Hideki Matsuyama, Masters winner, adds to Tokyo Olympic storylines for Japan

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As Hideki Matsuyama became the first Japanese man to win a major championship at the Masters on Sunday, golf analysts predicted what it would mean for the Tokyo Olympics.

Matsuyama could light the cauldron at the Opening Ceremony on July 23, Nick Faldo said. Matsuyama and tennis player Naomi Osaka could be Japan’s flag bearers, Brandel Chamblee said. (Nations can now have one male and one female flag bearer if they wish.)

Yes, Matsuyama is expected to be one of the host nation’s biggest stars at the Tokyo Games. And he has a personal story that ties into the Olympics despite the fact that golf has been contested for medals just once in his life.

But many Japanese athletes are worthy of the three major traditional honors at an Opening Ceremony — cauldron lighter, flag bearer and oath taker — and a large share of headlines and highlights over the 16 days thereafter. A few from that group who stand out in individual sports:

Rikako Ikee, Swimming
Made national news the Sunday preceding the Masters by qualifying for the Olympics after spending 10 months in 2019 hospitalized for leukemia. Ikee, a 20-year-old who when diagnosed was ranked No. 1 in the world in the 100m butterfly, won four events at Japan’s Olympic Trials. Due to time standards, she’s only guaranteed to swim relays at the Games. “It’s a miracle that I’m alive,” Ikee reportedly said in February 2020, one month before the Tokyo Games were postponed, making it possible for her to qualify.

Naomi Osaka and Kei Nishikori, Tennis
Arguably Japan’s two most recognizable active athletes worldwide. They could compete together at the Olympics in mixed doubles, though they have never done so before and rarely play doubles at all. Neither ruled out the pairing when asked at the 2019 U.S. Open. “I would actually need to practice doubles for the first time in my life,” Osaka joked. “Because you cannot play mixed doubles with Kei Nishikori and lose in the first round of the Olympics in Tokyo.” Japan’s first Olympic medals came in tennis — 101 years ago at the Antwerp Games.

Kohei Uchimura, Gymnastics
Uchimura is not guaranteed a place on the Olympic team, but it would be shocking if he is not chosen for individual events only. He is 32 years old and going for his fourth and almost certainly final Olympics. There is no doubting his status as a legend. Uchimura is the only male or female gymnast to win back-to-back Olympic all-around titles in 49 years. He owns six world all-around titles (one more than Simone Biles). And gymnastics is Japan’s most successful Olympic sport by total medals.

MORE: Tokyo Olympics an end goal for American behind Matsuyama, Japan sports icons

And then there’s Matsuyama.

Tokyo organizers tied at first the 2020 Olympic bid, and now the 2021 Olympic plan, to help boost the recovery and reconstruction of Japan following the March 2011 Tohoku earthquake and tsunami that killed more than 15,000 people.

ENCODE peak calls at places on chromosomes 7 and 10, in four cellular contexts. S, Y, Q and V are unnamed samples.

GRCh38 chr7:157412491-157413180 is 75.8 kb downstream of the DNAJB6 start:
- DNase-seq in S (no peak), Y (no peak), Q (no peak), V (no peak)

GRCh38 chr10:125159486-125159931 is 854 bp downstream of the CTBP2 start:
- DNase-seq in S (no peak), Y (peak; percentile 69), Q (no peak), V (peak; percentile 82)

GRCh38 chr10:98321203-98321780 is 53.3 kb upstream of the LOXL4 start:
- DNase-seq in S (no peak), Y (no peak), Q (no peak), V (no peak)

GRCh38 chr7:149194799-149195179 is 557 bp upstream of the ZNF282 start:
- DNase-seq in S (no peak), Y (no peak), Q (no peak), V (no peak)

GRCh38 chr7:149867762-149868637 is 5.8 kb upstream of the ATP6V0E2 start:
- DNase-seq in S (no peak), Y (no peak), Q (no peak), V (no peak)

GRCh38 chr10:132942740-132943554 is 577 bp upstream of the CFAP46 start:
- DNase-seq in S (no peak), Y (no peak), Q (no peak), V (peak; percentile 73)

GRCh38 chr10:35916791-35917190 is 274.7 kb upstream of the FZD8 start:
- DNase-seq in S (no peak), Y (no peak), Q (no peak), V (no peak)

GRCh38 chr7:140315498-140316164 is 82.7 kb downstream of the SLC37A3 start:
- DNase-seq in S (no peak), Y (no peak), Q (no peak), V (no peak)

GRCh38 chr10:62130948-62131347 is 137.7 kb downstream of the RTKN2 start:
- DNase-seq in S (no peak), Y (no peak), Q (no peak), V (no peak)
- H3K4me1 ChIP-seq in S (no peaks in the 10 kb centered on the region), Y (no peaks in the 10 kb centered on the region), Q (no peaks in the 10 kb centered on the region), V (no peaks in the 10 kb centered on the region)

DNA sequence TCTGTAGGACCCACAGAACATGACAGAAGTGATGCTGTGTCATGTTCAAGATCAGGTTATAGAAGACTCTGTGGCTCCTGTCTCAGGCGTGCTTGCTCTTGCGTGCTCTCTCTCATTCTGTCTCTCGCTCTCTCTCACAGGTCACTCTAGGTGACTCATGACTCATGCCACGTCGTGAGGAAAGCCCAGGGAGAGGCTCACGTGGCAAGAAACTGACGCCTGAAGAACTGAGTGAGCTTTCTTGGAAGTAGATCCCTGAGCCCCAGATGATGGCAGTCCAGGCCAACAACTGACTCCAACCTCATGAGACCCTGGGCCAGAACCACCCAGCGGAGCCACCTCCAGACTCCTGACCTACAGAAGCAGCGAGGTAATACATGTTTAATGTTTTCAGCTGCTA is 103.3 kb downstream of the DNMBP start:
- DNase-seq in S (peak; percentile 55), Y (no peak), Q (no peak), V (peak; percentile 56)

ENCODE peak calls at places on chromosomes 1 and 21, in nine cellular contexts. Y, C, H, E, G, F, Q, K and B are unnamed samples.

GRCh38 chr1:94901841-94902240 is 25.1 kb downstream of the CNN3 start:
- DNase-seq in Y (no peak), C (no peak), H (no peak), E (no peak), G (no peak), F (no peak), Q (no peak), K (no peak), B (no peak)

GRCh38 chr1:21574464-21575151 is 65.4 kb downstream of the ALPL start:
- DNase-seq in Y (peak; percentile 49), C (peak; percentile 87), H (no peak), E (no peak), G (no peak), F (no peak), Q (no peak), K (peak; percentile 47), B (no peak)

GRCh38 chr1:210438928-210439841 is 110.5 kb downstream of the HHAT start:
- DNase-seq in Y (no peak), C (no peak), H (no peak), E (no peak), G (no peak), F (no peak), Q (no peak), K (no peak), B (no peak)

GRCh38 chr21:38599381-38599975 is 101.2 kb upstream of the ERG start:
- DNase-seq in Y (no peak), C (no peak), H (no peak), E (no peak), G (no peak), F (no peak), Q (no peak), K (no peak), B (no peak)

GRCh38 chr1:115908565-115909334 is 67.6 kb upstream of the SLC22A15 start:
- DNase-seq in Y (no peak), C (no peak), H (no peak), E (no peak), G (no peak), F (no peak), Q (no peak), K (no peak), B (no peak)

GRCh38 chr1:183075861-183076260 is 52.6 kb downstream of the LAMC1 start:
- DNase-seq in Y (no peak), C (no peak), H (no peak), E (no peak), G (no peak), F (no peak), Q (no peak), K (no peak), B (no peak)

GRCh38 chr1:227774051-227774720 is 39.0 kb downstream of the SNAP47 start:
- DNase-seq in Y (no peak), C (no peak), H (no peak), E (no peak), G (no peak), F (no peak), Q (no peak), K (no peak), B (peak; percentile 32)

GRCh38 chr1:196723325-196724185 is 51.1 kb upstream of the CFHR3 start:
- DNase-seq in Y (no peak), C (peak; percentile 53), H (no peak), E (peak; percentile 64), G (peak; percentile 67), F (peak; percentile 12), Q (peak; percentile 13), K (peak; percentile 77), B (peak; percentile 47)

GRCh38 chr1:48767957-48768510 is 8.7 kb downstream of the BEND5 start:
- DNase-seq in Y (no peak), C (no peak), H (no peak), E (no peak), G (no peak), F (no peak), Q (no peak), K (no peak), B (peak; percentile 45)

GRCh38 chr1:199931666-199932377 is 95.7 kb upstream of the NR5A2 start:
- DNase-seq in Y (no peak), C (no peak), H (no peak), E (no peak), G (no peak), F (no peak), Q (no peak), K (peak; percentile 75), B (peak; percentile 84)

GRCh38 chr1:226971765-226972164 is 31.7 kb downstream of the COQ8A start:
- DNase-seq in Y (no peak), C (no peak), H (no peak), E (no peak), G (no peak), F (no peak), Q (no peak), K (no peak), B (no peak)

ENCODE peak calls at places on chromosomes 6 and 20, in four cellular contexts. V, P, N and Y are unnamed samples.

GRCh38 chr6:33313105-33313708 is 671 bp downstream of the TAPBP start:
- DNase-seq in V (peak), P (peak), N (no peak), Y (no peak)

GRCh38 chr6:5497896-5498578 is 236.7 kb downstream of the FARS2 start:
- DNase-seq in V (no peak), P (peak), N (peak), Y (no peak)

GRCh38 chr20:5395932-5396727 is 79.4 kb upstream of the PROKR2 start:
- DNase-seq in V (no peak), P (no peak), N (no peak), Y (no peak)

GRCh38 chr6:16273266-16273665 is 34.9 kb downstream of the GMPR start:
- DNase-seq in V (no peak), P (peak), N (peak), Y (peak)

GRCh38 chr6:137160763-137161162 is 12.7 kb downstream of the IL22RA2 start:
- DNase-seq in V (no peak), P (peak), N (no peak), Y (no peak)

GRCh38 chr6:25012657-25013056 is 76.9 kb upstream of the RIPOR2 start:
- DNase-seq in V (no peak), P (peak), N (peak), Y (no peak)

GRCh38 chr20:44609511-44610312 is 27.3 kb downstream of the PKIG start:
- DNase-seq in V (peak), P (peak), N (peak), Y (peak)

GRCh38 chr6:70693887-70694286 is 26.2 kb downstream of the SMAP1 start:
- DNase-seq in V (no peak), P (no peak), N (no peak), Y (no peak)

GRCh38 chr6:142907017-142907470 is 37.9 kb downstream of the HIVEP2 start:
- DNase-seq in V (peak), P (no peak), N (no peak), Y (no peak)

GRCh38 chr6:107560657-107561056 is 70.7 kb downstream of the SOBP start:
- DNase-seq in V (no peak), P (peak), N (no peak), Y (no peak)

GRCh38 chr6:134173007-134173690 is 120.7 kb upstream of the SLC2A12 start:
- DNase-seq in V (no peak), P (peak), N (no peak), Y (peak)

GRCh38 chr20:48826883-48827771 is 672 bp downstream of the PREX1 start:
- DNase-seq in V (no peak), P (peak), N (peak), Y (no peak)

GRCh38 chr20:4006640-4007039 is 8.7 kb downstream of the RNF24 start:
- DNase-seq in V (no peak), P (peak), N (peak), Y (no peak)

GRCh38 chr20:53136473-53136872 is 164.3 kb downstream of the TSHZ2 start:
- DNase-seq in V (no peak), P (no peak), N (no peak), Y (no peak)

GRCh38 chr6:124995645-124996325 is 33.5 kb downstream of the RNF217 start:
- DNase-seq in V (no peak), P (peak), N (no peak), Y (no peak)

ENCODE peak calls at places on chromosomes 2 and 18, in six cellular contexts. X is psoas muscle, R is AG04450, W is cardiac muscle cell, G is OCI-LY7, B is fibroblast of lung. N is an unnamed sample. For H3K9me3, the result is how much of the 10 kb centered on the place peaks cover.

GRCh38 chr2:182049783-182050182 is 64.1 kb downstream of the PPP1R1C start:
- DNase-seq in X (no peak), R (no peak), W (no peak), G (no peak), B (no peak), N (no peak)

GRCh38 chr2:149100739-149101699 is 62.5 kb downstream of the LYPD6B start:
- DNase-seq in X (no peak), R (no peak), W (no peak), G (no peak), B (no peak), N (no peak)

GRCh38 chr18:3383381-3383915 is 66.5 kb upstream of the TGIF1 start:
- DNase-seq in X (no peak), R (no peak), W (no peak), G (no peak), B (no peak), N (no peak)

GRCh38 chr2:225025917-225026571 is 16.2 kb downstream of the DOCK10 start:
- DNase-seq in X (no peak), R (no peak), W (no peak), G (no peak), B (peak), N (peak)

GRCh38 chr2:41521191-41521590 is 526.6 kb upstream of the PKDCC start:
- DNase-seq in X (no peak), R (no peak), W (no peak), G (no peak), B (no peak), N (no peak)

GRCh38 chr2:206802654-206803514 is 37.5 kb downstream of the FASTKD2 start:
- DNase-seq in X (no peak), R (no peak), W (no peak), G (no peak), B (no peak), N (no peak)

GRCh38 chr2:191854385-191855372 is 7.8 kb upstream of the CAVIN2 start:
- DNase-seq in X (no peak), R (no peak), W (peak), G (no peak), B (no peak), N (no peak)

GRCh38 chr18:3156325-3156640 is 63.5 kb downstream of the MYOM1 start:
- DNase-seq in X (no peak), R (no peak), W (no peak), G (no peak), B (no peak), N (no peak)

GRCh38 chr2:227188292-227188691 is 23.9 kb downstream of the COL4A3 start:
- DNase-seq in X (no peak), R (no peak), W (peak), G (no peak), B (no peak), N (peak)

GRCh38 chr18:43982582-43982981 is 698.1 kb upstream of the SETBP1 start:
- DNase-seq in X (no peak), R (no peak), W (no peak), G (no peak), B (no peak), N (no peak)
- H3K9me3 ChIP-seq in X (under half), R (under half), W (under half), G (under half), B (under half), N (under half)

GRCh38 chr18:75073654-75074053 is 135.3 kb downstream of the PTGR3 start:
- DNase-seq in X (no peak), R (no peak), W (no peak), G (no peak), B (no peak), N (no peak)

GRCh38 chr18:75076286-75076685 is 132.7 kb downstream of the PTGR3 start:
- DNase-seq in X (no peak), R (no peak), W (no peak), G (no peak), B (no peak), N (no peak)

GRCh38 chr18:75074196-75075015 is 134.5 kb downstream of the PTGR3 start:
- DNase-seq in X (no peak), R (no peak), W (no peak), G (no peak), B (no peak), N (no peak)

Matsuyama was a student at Tohoku Fukushi University when the disaster struck. He was not on campus but working on his game in Australia in early March 2011. He returned to find his dorm room ravaged — his college hometown of Sendai “devastated beyond imagination” — and struggled to find food.

Less than a month later, he debuted at the Masters as a 19-year-old amateur — qualifying by winning a tournament at the venue that will host the Tokyo Olympics. He was the low amateur at Augusta. Per tradition, he was interviewed on national TV in the U.S., saying through an interpreter that he planned to volunteer back home in the recovery efforts.

That interview was April 10, 2011, shortly after 7 p.m. in Butler Cabin.

On April 10, 2021, shortly after 7 p.m., Matsuyama sat in Butler Cabin for a post-round interview while he held a four-shot lead after a moving-day 65. He returned again Sunday as the champion, ending a four-year winless drought during which he fell from No. 3 in the world to No. 25. He was as high as No. 2 before his previous win in 2017.

Then somebody told him about Faldo’s cauldron comment.

“It would be quite an honor. But I’m not sure about my schedule,” said Matsuyama, who could be at the Opening Ceremony if he goes straight to Japan from the Open Championship that ends on July 18. “If the schedules worked out, and I am in Japan when that happens, and they ask me, what an honor that would be.”

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Elena Fanchini, medal-winning Alpine skier, dies at 37

Elena Fanchini
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Italian skier Elena Fanchini, whose career was cut short by a tumor, has died. She was 37.

Fanchini passed away Wednesday at her home in Solato, near Brescia, the Italian Winter Sports Federation announced.

Fanchini died on the same day that fellow Italian Marta Bassino won the super-G at the world championships in Meribel, France; and two days after Federica Brignone — another former teammate — claimed gold in combined.